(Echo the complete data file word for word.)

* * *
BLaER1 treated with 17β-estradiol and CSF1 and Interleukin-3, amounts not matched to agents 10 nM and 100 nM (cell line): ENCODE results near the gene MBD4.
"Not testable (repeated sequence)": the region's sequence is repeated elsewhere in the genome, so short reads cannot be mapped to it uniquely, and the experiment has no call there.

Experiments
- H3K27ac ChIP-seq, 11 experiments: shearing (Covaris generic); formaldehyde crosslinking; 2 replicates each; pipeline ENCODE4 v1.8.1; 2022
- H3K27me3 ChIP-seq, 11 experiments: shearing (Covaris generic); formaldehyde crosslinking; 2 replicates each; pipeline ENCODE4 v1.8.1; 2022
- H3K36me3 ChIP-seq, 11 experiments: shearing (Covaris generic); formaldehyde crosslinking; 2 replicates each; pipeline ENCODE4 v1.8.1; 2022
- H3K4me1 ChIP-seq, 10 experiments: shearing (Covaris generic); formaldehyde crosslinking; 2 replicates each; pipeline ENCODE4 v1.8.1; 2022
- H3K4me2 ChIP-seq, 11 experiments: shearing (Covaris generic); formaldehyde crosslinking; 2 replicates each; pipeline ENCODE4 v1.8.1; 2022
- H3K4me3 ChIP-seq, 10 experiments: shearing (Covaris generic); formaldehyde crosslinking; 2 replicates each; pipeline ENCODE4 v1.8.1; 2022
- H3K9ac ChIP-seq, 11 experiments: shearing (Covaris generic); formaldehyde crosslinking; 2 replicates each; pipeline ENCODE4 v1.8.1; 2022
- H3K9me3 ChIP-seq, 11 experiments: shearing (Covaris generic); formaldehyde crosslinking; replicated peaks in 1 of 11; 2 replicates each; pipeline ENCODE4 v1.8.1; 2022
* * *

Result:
BLaER1 treated with 17β-estradiol and CSF1 and Interleukin-3, amounts not matched to agents 10 nM and 100 nM (cell line): ENCODE results near the gene MBD4.
"Not testable (repeated sequence)": the region's sequence is repeated elsewhere in the genome, so short reads cannot be mapped to it uniquely, and the experiment has no call there.

Experiments
- H3K27ac ChIP-seq, 11 experiments: shearing (Covaris generic); formaldehyde crosslinking; 2 replicates each; pipeline ENCODE4 v1.8.1; 2022
- H3K27me3 ChIP-seq, 11 experiments: shearing (Covaris generic); formaldehyde crosslinking; 2 replicates each; pipeline ENCODE4 v1.8.1; 2022
- H3K36me3 ChIP-seq, 11 experiments: shearing (Covaris generic); formaldehyde crosslinking; 2 replicates each; pipeline ENCODE4 v1.8.1; 2022
- H3K4me1 ChIP-seq, 10 experiments: shearing (Covaris generic); formaldehyde crosslinking; 2 replicates each; pipeline ENCODE4 v1.8.1; 2022
- H3K4me2 ChIP-seq, 11 experiments: shearing (Covaris generic); formaldehyde crosslinking; 2 replicates each; pipeline ENCODE4 v1.8.1; 2022
- H3K4me3 ChIP-seq, 10 experiments: shearing (Covaris generic); formaldehyde crosslinking; 2 replicates each; pipeline ENCODE4 v1.8.1; 2022
- H3K9ac ChIP-seq, 11 experiments: shearing (Covaris generic); formaldehyde crosslinking; 2 replicates each; pipeline ENCODE4 v1.8.1; 2022
- H3K9me3 ChIP-seq, 11 experiments: shearing (Covaris generic); formaldehyde crosslinking; replicated peaks in 1 of 11; 2 replicates each; pipeline ENCODE4 v1.8.1; 2022